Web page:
foodie tours zagreb
Upland wines
plesivica wine tours

The area covers four wine sub-regions with nineteen viticulture areas, the most important ones being Zelina, Plešivica, Međimurje and Krapina.

The hilly viticultural areas around the capital city, Plešivica in the south and Zelina in the north, are known to be favourable for the cultivation of the international varieties, such as Pinot Blanc, Gris and Noir, Sauvignon, Rhein Riesling, Kerner and Chardonnay, but there are also some varieties these areas are famous for: Blauer Portugieser in the Plešivica vineyards and Kraljevina in the Zelina vineyards. Kraljevina is an authentic local variety, a crisp and fresh white wine, ideal as a base for light sparkling wines. The most prominent winemakers in this area most certainly include the Tomac, Korak and Šember wineries.

Medjimurje

Despite its relatively small territory, the region of Međimurje is comparatively rich in natural beauties: the area between the Mura and Drava rivers abounds in biodiversity and offers numerous possibilities for hiking, bird watching and taking photos of dreamy landscapes. Protected natural monuments of Međimurje, such as Bedekovićeve Grabe and the Zrinski Park, are the habitat of some scarce butterfly species and a number of centuries-old trees.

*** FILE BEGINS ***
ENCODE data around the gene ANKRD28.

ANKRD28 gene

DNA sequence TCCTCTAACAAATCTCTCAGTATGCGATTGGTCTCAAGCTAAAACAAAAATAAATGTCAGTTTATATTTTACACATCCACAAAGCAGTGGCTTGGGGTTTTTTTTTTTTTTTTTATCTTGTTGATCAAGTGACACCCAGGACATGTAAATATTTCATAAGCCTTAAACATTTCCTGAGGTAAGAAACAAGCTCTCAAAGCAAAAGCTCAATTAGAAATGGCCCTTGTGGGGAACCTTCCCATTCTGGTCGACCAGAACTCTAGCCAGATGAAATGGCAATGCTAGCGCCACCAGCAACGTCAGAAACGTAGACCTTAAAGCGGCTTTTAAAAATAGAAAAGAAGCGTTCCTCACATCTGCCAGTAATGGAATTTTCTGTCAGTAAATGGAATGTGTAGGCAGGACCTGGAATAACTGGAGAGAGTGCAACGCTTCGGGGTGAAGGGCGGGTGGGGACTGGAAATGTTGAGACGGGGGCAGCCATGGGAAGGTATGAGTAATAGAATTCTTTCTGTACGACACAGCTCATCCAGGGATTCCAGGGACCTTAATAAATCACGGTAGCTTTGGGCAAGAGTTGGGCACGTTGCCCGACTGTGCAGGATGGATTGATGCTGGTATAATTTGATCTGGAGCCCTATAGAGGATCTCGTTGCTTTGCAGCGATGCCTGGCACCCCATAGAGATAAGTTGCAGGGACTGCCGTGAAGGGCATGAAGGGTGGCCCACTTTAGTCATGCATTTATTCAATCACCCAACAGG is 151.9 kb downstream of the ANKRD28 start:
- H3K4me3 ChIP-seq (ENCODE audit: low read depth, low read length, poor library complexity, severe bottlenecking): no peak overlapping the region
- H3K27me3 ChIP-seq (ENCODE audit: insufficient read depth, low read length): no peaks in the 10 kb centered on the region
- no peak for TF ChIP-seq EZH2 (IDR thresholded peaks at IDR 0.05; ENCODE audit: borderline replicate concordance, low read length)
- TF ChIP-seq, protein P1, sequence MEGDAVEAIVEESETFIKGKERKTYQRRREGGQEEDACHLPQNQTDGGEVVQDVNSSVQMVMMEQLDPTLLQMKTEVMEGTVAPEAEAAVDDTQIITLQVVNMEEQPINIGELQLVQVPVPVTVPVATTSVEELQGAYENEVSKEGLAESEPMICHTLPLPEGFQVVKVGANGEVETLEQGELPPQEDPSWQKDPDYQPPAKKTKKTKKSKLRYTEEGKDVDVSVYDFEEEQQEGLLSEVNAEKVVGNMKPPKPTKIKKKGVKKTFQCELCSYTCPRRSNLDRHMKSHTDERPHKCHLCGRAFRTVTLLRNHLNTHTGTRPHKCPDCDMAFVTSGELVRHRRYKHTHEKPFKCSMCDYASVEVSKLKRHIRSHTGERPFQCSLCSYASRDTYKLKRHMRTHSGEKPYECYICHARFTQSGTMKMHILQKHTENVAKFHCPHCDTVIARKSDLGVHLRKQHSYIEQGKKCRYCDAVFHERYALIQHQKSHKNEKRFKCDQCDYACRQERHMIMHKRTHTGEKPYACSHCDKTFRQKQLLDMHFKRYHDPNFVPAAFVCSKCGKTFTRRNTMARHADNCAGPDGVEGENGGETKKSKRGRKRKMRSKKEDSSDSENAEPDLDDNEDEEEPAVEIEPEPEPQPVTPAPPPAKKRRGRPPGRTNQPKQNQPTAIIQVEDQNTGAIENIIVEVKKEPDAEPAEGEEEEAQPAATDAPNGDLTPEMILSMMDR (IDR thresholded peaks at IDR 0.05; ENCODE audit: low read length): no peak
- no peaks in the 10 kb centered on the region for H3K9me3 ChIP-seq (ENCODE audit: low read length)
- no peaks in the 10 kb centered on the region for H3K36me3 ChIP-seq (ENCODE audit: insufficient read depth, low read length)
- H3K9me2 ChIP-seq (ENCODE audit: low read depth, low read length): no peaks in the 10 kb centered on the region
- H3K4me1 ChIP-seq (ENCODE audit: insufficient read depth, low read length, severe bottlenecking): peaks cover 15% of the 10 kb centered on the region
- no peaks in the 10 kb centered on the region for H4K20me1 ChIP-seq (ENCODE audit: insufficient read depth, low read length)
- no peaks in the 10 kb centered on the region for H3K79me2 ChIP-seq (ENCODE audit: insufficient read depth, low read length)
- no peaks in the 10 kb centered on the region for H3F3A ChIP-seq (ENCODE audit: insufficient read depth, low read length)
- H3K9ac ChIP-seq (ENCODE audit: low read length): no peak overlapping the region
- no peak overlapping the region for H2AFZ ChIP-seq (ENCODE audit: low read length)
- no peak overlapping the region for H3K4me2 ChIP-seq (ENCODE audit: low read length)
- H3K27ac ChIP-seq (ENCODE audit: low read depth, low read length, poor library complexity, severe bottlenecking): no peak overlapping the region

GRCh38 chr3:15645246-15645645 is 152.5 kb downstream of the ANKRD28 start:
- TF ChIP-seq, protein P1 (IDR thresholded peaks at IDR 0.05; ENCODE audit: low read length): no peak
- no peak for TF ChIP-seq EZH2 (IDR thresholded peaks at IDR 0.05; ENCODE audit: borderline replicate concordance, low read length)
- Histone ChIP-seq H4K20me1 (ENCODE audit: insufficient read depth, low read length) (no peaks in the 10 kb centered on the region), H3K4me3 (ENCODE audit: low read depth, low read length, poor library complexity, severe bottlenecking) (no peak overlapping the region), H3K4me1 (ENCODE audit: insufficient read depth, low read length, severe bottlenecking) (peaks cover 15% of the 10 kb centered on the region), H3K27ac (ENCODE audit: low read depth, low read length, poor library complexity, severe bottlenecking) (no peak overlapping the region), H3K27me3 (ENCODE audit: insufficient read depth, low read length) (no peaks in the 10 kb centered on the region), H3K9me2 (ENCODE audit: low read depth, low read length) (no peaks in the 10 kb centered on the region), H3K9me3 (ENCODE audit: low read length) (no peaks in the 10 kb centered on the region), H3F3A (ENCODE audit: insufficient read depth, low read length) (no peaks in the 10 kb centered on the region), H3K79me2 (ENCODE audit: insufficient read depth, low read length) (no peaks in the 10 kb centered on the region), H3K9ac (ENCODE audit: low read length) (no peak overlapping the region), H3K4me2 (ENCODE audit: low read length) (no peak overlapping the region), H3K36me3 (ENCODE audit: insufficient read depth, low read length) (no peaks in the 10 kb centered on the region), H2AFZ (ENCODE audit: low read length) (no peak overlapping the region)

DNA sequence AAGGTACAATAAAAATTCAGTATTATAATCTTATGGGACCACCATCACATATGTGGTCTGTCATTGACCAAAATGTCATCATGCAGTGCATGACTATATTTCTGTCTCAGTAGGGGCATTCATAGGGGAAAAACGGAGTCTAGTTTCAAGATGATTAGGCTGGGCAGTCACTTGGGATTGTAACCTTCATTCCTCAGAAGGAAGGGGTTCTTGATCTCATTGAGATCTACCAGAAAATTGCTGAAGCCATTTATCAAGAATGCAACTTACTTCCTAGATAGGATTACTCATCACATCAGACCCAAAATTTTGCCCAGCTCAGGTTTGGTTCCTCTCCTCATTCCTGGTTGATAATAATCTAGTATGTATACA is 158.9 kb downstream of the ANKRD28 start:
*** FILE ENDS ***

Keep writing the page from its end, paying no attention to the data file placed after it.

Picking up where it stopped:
The region’s lush and fertile land has earned the title of the “Garden of Croatia”, since it is famous for top-quality local produce, such as potatoes and apples, as well as products like apple cider vinegar and pumpkin seed oil. The traditional cuisine of Međimurje is perfectly paired with the local wine list. Fresh light-bodied wines made by wineries scattered along the region’s famous wine road (St. Urban’s Hill and Železna gora) are ideally suited to hearty foods Međimurje is famous for. Thick vegetable soups with sour cream, cured pork meat preserved in lard, fresh cottage cheese pies, chicken slowly cooked in creamy sauce with buckwheat porridge, roast duck and venison stews are just some of the local specialties you can taste at traditional restaurants, family-run wineries and rural tourism sites. Traditional desserts, such as Međimurska gibanica (a layer cake made of filo pastry and 4 different fillings: poppy seed, sweet cottage cheese, apples and walnuts), Krapci (a simple farmworker’s treat resembling a pizza with sweet toppings, such as apples and walnuts or fresh cottage cheese with grated pumpkin) and Kelešica (simple crumbly biscuits) are best accompanied with exemplary dessert wines from the area: Yellow Muscat, sweet Chardonnay or other ice wines.